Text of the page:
I crossed that finish line in 37:50, which may be painfully slow for some but was an absolute best for me. I made a point of not setting any time goals for myself, it being my first race and all, but secretly I'd hoped I could get in under 40 minutes. I DID IT. I stood there in a daze for a minute or two and then somehow found my way to the water and recovery drinks. Once I'd begun to get my wits about me again, I headed back to the finish line to wait for my friends. I loved seeing the looks on people's faces as they crossed the finish line. Some pumped their fists in victory while others nearly collapsed in exhaustion. I screamed and clapped for every single one of them, because I knew how much it meant for me to hear the same.

Tutu-riffic
 I am so proud of how far I have come - from walking a 5K to running almost the entire thing. I hear so many people ask "why do you run?" The answer is so simple for me: Because I can. Because every day that I run, I am doing something that I never believed I could or would do. It's never too late to chase down a dream. You might just catch it :)

Friday, April 13, 2012

We all fall down.


Tonight is the eve of my first attempt at actually running a 5K (as opposed to the many I have walked). I’m tired and anxious at the same time but mostly just excited. It’s a non-competitive race and I don’t have any time goals in mind. Basically I am aiming to run as much of the distance as I can (while wearing a gigantic fluffy tutu), to have fun, and to take as many pictures as possible. It’s going to be a good time.

I am finally home after a long week on the road! Today is Friday Weigh-day and I was pleased (and a bit shocked) to look at the scale and see that I lost 1.2 pounds, despite eating restaurant food all week. I did have the forethought to bring along some cereal, almond milk, protein bars and tangerines which was helpful. After work each day I would run back to the hotel and change into my workout gear, then hit the fitness center.

Me & the hotel elliptical on our final day together.
That’s a habit I have found really helpful in my workout routine. My mother taught me from a young age that business comes before pleasure. As a kid, I was not allowed to go outside to play with my friends until my homework was finished. I take the same approach with my workouts; once I have taken care of business, then I can spend the remainder of my time as I wish. It works well for me!

I had some interesting realizations over the course of this trip, one being that it’s OK to not finish everything on my plate. That may seem silly to some but this is a mentality that has been engrained in me from a young age. In elementary school we took a week-long field trip to a YMCA camp in upstate New York. We learned a lot about the environment and about taking responsibility for our actions.

Every day at lunch we would serve ourselves in a buffet/cafeteria-like atmosphere. Once we were finished eating we couldn’t simply dispose of our uneaten food. No, they made us put the excess food in containers which were then weighed and it was ceremoniously announced how many pounds, tons, whatever of food we were wasting. Now, as an adult it’s easy to see that their plan was for kids to serve themselves less food and therefore waste less. However what I learned at that young age was that if I did not want to be shamed for being wasteful, I had to eat everything on my plate whether I was still hungry or not.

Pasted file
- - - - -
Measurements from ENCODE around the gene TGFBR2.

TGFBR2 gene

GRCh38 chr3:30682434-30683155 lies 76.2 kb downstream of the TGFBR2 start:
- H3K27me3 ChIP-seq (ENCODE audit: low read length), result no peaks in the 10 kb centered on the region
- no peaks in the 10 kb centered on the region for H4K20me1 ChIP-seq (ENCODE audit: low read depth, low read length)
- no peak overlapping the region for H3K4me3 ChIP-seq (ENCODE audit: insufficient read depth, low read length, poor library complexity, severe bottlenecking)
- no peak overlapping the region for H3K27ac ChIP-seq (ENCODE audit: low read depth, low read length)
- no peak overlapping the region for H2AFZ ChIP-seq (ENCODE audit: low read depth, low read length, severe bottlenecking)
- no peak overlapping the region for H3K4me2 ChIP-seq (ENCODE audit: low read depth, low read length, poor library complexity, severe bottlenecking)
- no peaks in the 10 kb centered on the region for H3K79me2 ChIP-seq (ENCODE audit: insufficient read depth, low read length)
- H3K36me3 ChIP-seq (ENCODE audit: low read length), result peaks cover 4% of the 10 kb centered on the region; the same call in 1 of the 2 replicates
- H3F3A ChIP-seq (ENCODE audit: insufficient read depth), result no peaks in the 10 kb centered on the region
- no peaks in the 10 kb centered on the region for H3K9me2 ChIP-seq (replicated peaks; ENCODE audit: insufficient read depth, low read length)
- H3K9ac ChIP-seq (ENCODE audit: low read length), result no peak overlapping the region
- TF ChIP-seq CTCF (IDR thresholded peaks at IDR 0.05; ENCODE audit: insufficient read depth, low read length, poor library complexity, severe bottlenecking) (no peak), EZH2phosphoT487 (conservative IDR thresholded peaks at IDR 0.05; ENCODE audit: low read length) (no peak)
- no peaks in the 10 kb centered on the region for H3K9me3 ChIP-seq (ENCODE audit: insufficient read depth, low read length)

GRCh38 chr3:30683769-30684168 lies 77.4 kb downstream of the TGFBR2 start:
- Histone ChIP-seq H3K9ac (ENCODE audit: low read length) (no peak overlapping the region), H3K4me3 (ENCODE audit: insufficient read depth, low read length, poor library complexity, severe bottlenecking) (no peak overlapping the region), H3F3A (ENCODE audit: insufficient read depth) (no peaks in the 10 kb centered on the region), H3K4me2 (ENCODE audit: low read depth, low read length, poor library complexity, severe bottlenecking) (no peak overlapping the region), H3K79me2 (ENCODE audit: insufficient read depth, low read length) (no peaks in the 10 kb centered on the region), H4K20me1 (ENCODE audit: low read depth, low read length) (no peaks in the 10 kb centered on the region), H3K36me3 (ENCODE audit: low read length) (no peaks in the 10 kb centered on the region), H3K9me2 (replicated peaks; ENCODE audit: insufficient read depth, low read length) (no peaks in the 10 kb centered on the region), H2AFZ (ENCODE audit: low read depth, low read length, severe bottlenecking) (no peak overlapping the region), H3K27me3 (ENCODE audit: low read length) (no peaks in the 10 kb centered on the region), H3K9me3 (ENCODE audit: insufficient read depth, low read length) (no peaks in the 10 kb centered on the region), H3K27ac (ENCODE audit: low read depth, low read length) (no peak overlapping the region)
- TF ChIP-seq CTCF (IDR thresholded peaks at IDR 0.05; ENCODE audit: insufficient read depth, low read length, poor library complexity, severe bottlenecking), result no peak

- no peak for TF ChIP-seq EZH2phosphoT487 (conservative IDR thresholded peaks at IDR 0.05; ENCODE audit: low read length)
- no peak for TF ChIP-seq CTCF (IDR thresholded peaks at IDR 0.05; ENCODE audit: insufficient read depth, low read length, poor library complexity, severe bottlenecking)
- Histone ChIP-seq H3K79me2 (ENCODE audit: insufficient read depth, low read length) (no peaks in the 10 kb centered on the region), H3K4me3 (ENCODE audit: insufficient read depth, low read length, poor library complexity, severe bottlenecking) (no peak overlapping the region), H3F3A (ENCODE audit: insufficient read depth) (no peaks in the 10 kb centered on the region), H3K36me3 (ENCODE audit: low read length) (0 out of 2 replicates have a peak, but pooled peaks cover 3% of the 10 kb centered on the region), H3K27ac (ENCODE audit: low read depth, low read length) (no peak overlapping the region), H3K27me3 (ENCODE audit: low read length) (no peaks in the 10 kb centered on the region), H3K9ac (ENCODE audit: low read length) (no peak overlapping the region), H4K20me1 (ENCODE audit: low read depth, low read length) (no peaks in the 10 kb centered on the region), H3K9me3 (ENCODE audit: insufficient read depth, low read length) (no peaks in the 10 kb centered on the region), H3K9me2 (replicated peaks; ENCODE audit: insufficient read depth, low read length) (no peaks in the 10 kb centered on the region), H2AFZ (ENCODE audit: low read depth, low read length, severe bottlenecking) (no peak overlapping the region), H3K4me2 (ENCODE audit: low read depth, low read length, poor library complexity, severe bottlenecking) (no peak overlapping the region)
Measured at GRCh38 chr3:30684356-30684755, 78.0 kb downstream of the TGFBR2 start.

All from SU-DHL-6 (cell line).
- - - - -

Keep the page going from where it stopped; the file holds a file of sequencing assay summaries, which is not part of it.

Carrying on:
Growing up in a large Italian family, that trend continued through my adolescent years. If you didn’t clean your plate, my mother, grandmother or aunt who cooked the food would bombard us with questions about what was wrong with her food. If you ate the entire plate, she would offer you a second plate because you obviously enjoyed the first and she wants you to be happy. It is no surprise that my hunger cues were completely desensitized long before adulthood.

So the other night when I was out to dinner with a coworker eating quite arguably the most delicious melt-in-your mouth slow-roasted pork BBQ ever, I stopped. I’d only eaten about half of the food on my plate but I was noticeably full. Reflexively I wanted to continue eating, because the food tasted so good and well, it didn't make sense to waste it. Why stop now? But stop I did.

Do you know what my first thought was after I put the fork down? I worried that the waiter would think I didn’t care for my meal because half of it was still on the plate. Yes, this really crossed my mind. But should I let a waiter, or a chef, or anyone other than myself dictate how much I should eat to be satisfied? No, I should not. That was a proud moment for me. Even as an adult I sometimes give far too much credit to what others think of my actions.